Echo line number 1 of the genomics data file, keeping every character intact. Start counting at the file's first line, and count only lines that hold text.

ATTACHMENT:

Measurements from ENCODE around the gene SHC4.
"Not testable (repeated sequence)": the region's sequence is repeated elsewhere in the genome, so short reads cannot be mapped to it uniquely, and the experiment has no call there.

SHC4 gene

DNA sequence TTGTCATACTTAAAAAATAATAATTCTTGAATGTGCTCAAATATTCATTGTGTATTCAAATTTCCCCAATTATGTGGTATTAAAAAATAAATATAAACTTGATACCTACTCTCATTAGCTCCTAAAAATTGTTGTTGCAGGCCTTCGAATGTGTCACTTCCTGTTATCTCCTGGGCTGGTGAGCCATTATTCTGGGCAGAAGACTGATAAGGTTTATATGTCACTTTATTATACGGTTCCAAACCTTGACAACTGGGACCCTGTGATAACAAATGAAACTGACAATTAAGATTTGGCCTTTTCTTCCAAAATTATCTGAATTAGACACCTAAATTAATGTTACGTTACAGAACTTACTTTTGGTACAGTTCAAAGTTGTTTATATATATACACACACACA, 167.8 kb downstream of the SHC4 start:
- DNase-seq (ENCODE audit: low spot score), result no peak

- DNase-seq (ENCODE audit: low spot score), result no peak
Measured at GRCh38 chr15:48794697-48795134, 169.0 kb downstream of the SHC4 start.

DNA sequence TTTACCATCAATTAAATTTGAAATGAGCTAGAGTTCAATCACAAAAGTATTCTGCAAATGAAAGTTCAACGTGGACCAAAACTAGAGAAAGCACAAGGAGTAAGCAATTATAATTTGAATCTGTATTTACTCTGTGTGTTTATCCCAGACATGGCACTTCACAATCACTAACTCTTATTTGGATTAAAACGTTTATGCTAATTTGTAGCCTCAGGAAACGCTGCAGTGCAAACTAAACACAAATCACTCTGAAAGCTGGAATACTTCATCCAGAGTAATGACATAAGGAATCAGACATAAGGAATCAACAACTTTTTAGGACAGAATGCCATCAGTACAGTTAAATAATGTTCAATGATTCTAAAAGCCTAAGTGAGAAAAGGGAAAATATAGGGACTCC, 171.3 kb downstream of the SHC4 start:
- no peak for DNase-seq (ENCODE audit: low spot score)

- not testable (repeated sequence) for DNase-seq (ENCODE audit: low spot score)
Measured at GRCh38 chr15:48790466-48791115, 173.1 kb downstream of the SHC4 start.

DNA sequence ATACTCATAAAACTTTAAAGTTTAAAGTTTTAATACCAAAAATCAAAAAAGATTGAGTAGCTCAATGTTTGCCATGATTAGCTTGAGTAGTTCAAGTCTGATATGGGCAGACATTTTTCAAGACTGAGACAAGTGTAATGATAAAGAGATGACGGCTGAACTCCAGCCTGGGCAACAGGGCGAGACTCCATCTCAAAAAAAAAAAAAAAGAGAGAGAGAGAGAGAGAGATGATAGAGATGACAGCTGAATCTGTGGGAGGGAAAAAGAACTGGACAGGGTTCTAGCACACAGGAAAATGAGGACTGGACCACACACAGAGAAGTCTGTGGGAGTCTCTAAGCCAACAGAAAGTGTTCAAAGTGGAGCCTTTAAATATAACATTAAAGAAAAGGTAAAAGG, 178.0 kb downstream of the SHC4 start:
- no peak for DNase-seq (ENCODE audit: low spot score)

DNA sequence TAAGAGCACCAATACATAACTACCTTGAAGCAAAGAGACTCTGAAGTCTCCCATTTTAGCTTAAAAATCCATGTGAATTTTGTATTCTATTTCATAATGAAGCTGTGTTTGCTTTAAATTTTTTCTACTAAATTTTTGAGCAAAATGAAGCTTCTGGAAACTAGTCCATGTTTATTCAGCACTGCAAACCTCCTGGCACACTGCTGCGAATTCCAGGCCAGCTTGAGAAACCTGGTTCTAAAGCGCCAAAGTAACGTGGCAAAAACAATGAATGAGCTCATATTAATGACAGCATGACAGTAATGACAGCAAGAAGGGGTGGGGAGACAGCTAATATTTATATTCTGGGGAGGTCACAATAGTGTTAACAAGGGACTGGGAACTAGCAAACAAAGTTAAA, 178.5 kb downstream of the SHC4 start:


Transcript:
Measurements from ENCODE around the gene SHC4.